Governments can also use financial markets to raise large sums of money. This allows them to keep spending on deficits. Governments would be unable to continue deficit spending in the absence of financial markets, which is necessary to fund infrastructure projects in the short term.
The financial system assists in creating jobs by providing capital to entrepreneurs who want to start a business. When these businesses are established, they require the services of a wide range of people, both directly and indirectly. As a result, the economy generates a large amount of employment. The financial services industry employs a large number of people. Many of these jobs are high-paying white-collar jobs that can propel workers into the middle class.
To summarize, financial systems are similar to the foundation of a structure. This is since the financial system is essential to the economy's survival. However, until everything is in order, the financial system, like the foundation, goes unnoticed.
Funds flow from those who have excess funds to those who have a shortage of funds in the financial system, either directly through market-based financing or indirectly through funding bank-based. "Finance is, as it were, the stomach of the country, from which all the other organs take their tone," former British Prime Minister William Gladstone said in 1858 of finance's importance to the economy.
All financial markets, instruments, and institutions are part of the financial system. Today, I'd like to discuss whether the design of the financial system impacts economic growth. Yes, in my opinion, is the answer to this question. According to cross-country comparisons, individual country studies, and industry and firm-level analyses, a positive relationship exists between financial system sophistication and economic development. While there are still some gaps, I believe the financial system is inextricably linked to economic performance. Nonetheless, economists disagree about the underlying mechanisms that explain the positive relationship between financial system development and economic development.
Some economists do not believe that the relationship between finance and growth is significant. Robert Lucas, for example, claimed in 1988 that economists grossly exaggerate the importance of financial factors in economic development. In addition, Joan Robertson stated in 1952 that "where business leads, finance follows." According to this viewpoint, economic growth generates demand for specific financial arrangements, which the financial system automatically responds to.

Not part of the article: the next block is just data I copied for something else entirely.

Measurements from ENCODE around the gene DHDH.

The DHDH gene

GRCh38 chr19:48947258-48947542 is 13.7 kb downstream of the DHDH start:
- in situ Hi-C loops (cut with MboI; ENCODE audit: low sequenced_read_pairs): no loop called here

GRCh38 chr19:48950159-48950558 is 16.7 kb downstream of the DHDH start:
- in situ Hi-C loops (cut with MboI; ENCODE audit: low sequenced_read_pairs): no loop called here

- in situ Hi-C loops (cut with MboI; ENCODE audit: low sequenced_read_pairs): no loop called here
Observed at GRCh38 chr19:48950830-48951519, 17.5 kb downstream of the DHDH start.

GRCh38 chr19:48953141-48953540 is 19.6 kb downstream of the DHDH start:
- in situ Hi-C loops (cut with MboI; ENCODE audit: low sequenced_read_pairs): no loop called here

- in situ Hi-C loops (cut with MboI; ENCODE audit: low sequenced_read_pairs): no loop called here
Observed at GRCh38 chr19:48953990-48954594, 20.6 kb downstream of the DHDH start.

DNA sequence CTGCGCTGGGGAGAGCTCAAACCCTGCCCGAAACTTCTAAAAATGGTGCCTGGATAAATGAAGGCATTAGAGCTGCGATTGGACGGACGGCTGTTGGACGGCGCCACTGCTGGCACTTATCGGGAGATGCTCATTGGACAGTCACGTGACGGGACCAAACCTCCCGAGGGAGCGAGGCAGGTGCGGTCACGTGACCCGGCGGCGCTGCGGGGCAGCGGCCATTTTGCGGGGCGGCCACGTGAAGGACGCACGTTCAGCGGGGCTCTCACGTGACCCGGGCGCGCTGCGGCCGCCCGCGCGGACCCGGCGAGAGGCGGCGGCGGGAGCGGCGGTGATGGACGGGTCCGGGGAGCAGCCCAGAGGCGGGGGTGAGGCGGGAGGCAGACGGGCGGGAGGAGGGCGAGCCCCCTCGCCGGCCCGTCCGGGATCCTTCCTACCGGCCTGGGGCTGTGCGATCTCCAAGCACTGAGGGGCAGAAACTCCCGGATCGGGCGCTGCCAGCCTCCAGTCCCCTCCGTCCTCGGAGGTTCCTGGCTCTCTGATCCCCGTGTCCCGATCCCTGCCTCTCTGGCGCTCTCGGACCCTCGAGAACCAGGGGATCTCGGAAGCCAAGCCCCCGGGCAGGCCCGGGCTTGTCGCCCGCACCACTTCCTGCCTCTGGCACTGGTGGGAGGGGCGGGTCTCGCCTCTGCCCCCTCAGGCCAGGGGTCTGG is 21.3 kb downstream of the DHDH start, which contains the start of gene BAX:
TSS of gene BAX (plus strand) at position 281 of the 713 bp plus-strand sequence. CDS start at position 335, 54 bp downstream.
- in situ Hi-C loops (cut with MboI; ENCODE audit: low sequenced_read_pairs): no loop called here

Other economists believe that the financial system is critical to economic growth. They deal with the question of what the ideal monetary system should entail. In general, it appears that the best financial strategy, when combined with a well-developed legal system, should include elements of both direct and indirect, bank-based finance. A well-developed financial system should make financing decisions more efficient, allowing for better resource allocation and thus economic growth.
Financial systems based on the market and those based on banks each have their own set of advantages. Market-based financing is advantageous for some industries at certain stages of development. Financing through stock markets, for example, is ideal for enterprises with rapid technological advancements and little agreement on how companies should be managed. The stock market examines whether the manager's assessment of the firm's output is reasonable. Bank-based financing is preferable in other industries. This is especially true in industries where there are significant information gaps. Financing through financial intermediaries is an excellent way to avoid adverse selection and moral hazards between lenders and borrowers. Banks, in particular, have honed their skills in identifying good and bad borrowers. As a result, economies with well-developed banking and capital markets have an advantage. Furthermore, in a crisis in one system, the other system can act like the fabled spare wheel.